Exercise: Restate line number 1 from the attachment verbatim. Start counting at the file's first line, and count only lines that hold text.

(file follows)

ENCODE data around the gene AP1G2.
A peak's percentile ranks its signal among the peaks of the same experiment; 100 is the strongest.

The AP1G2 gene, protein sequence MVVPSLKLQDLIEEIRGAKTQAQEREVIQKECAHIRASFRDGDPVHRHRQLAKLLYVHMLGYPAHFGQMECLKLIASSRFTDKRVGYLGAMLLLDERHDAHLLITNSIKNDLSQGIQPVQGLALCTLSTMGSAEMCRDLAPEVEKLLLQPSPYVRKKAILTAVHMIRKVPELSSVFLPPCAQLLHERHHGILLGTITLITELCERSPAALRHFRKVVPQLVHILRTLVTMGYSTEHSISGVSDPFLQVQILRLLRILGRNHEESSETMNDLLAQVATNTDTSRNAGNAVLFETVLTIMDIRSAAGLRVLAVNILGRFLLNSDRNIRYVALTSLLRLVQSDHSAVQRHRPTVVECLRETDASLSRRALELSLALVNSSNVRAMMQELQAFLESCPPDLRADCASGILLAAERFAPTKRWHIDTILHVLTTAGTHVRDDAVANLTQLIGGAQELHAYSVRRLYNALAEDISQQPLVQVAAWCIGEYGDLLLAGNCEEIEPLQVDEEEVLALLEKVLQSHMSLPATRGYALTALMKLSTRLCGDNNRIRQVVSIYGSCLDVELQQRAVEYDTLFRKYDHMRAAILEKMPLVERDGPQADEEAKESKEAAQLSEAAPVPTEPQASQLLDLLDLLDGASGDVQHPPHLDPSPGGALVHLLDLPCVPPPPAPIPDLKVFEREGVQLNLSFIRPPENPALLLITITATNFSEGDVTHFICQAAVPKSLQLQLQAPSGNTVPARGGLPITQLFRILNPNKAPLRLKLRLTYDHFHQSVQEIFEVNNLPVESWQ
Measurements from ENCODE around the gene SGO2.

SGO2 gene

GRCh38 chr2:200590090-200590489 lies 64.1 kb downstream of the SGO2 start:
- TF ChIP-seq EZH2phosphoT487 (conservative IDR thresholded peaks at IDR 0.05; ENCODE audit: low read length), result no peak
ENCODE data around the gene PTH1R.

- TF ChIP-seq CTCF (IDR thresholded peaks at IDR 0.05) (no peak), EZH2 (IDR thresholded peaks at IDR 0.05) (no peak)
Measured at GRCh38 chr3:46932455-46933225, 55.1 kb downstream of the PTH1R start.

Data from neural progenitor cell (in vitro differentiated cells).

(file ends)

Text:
ENCODE data around the gene AP1G2.